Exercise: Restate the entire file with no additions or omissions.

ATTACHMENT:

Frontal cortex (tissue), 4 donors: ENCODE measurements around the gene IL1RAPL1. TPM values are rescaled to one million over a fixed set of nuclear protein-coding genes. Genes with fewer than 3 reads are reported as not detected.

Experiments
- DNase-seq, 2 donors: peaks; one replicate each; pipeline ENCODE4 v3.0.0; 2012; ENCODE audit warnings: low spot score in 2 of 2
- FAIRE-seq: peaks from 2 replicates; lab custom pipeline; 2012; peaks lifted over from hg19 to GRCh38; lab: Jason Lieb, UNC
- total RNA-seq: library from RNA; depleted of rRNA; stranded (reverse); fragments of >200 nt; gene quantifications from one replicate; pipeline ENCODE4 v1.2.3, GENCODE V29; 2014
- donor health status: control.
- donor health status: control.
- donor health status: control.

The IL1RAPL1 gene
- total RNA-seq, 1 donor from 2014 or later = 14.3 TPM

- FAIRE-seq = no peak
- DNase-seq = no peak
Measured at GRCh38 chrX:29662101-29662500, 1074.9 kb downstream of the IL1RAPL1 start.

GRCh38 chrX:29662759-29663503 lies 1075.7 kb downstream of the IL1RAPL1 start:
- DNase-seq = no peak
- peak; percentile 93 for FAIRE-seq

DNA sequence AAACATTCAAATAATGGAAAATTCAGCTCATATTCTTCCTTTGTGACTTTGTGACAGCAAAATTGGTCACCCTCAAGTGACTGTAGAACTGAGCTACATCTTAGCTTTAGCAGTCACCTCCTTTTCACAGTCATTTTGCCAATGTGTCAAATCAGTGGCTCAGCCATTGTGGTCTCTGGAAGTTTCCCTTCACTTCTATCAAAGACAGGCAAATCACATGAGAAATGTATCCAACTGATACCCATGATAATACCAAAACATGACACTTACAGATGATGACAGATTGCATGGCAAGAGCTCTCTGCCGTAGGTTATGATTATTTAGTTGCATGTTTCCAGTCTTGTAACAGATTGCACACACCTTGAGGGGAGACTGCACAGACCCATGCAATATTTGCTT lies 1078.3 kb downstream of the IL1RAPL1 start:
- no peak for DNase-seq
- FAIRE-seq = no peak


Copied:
Frontal cortex (tissue), 4 donors: ENCODE measurements around the gene IL1RAPL1. TPM values are rescaled to one million over a fixed set of nuclear protein-coding genes. Genes with fewer than 3 reads are reported as not detected.

Experiments
- DNase-seq, 2 donors: peaks; one replicate each; pipeline ENCODE4 v3.0.0; 2012; ENCODE audit warnings: low spot score in 2 of 2
- FAIRE-seq: peaks from 2 replicates; lab custom pipeline; 2012; peaks lifted over from hg19 to GRCh38; lab: Jason Lieb, UNC
- total RNA-seq: library from RNA; depleted of rRNA; stranded (reverse); fragments of >200 nt; gene quantifications from one replicate; pipeline ENCODE4 v1.2.3, GENCODE V29; 2014
- donor health status: control.
- donor health status: control.
- donor health status: control.

The IL1RAPL1 gene
- total RNA-seq, 1 donor from 2014 or later = 14.3 TPM

- FAIRE-seq = no peak
- DNase-seq = no peak
Measured at GRCh38 chrX:29662101-29662500, 1074.9 kb downstream of the IL1RAPL1 start.

GRCh38 chrX:29662759-29663503 lies 1075.7 kb downstream of the IL1RAPL1 start:
- DNase-seq = no peak
- peak; percentile 93 for FAIRE-seq

DNA sequence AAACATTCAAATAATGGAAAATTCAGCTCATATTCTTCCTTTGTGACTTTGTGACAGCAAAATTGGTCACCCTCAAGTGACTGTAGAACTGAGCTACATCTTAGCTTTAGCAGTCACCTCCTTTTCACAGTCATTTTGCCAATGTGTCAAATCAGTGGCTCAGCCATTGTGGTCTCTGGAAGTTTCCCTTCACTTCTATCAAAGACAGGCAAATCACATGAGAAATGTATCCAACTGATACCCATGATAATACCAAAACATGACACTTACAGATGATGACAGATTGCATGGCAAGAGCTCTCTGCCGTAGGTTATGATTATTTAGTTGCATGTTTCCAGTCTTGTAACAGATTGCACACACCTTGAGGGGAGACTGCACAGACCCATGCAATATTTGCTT lies 1078.3 kb downstream of the IL1RAPL1 start:
- no peak for DNase-seq
- FAIRE-seq = no peak